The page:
No day in a public safety organization is the same – but every day demands collaboration among colleagues and other organizations to get the job done and keep citizens and employees safe. Many agencies rely on technology to enable this collaboration to better respond to and manage resources across three core types of events that public safety officers confront:
- Planned – These are events that the organization and network knows of, and has developed detailed and documented plans and procedures. These include public gatherings like parades and sporting events.
- Unplanned – Events that may have a standard operating procedure, but may be unexpected and call for immediate response. These include accidents, fires, and weather emergencies.
- Ongoing Communications – Cadence briefings, whether internal team meetings or public. These non-operational events aim to share information in multiple forms in order to better plan for upcoming events.
To properly respond to these events, organizations need to collaborate and communicate easily and securely, sometimes at a moment’s notice. Many agencies, roughly 47% according to a recent flash poll, feel that they have the tools necessary to collaborate and coordinate resources online during a response situation. However, only 35% of survey respondents said those tools were easy to use. This discord is astonishing, especially for public safety organizations. When it comes to crisis response, ease of use and security are imperative – so what tools are the other 65% of agencies using to enable easy-to-use, secure meetings?
The Homeland Security Information Network (HSIN) is where many state, local, federal, international, tribal, and private sector Homeland Security partners manage operations, send alerts, and share the information they need to be able to do their jobs. HSIN helps oversee, manage, and coordinate resources around events that are both planned and unplanned. For example, over the course of a year, HSIN helped to plan the Star-Spangled Spectacular, which brought together 150+ agencies and over one million visitors. HSIN was used to pre-plan the events and was critical for day-of communications. The Star-Spangled Spectacular featured a virtual command center that provided situational awareness and a dedicated common operating picture to officials. Even more, the day-of the event, HSIN was able to grant access to the Maryland Coordination and Analysis Center (MCAC) to share Law Enforcement Sensitive (LES) information to personnel.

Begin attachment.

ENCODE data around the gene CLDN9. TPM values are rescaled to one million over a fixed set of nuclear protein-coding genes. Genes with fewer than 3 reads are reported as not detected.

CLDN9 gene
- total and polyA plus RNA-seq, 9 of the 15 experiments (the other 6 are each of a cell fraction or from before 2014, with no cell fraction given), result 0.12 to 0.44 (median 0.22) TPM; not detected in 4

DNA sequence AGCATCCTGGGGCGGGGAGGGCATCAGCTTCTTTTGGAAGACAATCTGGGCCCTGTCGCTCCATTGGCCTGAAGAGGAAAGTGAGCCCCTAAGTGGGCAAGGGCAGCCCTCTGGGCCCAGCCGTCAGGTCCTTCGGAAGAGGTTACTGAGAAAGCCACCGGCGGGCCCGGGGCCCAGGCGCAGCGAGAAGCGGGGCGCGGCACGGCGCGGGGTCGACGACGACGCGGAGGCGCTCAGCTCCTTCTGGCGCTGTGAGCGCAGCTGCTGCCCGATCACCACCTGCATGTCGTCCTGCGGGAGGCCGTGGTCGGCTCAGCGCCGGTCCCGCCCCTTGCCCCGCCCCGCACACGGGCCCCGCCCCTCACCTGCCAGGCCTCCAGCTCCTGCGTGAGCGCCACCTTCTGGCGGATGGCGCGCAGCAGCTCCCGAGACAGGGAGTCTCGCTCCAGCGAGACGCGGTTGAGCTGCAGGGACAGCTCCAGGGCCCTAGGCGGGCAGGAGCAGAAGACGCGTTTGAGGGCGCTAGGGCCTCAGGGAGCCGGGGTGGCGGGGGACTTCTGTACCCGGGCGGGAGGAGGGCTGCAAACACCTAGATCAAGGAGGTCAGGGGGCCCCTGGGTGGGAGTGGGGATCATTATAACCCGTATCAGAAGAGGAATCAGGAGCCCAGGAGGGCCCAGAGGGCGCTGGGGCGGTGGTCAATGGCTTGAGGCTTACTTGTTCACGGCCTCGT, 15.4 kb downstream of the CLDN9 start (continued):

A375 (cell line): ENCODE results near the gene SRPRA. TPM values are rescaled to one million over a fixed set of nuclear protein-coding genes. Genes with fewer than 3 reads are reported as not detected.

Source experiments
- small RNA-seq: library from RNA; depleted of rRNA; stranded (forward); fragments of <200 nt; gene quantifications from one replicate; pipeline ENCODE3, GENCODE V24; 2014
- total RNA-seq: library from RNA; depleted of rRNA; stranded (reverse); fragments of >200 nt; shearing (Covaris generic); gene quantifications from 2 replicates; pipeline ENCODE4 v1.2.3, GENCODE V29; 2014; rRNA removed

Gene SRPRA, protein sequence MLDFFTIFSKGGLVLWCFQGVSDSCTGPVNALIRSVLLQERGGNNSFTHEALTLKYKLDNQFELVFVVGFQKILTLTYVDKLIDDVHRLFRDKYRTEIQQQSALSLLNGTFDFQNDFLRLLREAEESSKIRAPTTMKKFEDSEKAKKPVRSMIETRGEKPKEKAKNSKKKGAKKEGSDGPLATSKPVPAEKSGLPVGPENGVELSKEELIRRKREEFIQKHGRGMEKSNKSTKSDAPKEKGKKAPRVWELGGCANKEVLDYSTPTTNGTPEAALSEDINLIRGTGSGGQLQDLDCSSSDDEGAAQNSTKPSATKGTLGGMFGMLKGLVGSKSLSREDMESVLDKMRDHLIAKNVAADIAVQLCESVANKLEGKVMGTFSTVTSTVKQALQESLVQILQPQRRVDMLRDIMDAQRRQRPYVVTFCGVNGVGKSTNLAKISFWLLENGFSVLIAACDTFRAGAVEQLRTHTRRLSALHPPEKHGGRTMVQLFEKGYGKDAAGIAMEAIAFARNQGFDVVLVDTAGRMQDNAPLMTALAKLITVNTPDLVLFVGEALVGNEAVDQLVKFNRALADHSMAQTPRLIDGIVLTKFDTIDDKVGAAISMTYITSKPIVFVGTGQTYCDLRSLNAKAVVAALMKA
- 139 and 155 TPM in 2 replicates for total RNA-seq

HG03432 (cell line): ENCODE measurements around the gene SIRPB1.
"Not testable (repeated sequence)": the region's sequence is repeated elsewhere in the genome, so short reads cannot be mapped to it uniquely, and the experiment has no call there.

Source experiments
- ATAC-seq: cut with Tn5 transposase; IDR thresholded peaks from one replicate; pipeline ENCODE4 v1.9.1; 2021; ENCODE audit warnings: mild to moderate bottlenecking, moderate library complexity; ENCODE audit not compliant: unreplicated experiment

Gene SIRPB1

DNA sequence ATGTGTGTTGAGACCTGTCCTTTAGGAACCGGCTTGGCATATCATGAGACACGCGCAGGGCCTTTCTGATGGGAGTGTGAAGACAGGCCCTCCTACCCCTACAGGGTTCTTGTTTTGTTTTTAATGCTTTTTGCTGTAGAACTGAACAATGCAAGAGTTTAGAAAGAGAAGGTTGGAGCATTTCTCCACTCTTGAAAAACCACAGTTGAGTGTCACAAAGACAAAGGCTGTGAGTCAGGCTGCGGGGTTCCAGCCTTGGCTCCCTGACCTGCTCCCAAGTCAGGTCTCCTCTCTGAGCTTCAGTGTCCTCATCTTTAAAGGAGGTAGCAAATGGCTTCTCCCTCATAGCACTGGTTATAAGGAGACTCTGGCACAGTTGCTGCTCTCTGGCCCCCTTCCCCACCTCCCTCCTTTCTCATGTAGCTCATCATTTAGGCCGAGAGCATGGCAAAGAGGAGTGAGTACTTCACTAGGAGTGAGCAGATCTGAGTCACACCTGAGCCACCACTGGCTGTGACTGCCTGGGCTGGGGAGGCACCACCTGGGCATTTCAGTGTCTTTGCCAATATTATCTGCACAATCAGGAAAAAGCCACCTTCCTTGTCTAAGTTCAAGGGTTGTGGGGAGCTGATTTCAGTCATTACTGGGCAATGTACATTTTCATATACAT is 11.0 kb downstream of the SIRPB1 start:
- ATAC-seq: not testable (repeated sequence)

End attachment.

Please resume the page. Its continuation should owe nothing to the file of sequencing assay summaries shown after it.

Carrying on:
Similarly, HSIN has been a key resource for unplanned events, like the West Virginia Chemical Spill. The tool helped to coordinate resources for the more than 300,000 people affected by the accident. HSIN united state, local, emergency management, and health agencies to develop a coordinated response to this disaster. On HSIN, multiple agencies were able to share weather updates, water quality tests, citizen communications, status checks, and more.
To do all of this, HSIN relies on Adobe tools, particularly Adobe Connect. Adobe Connect is more than just a solution to share desktops or broadcast video; Adobe Connect meeting rooms are agile and secure enough to become central hubs for projects and events. Users can design meeting rooms that serve as portals for people and agencies involved in event planning or event response. These rooms can hold all of the conversations and content that has been shared via presentations and user chats. If any of the data shared in the room leaves – either by being printed or downloaded – data rights management is applied so that the rights and permissions follow the document wherever it goes.
For added security measures, access to the room and the information within it can be granted on a need to know basis. Users are able to access the right level of information for them to complete their job based on their assigned roles and access. Adobe Connect also employs a strong, two-factor authentication login procedure and can also deploy a meeting room passcode for an additional layer of security. All of these features are automated and can be customized by event organizers.
Furthermore, Adobe Connect provides the ease-of-use that many other collaboration tools lack. All participants (or users) need is standard Internet access to join a meeting or collaboration session. Adobe Connect also helps to unite users in remote locations who may not have access to a standard desktop; field agents can enter the meeting rooms through a standard web browser on their phones and still get the same experience as a desktop user.
Cross-team and cross-agency collaboration is a key task for any organization involved in public safety. Event organizers and respondents should consider utility, ease of use, and security when selecting the right tool for their meetings, whether planned or reactive. For more details on how public safety organizations are using Adobe Connect to better collaborate and respond to events, watch this webcast on secure information sharing and collaboration.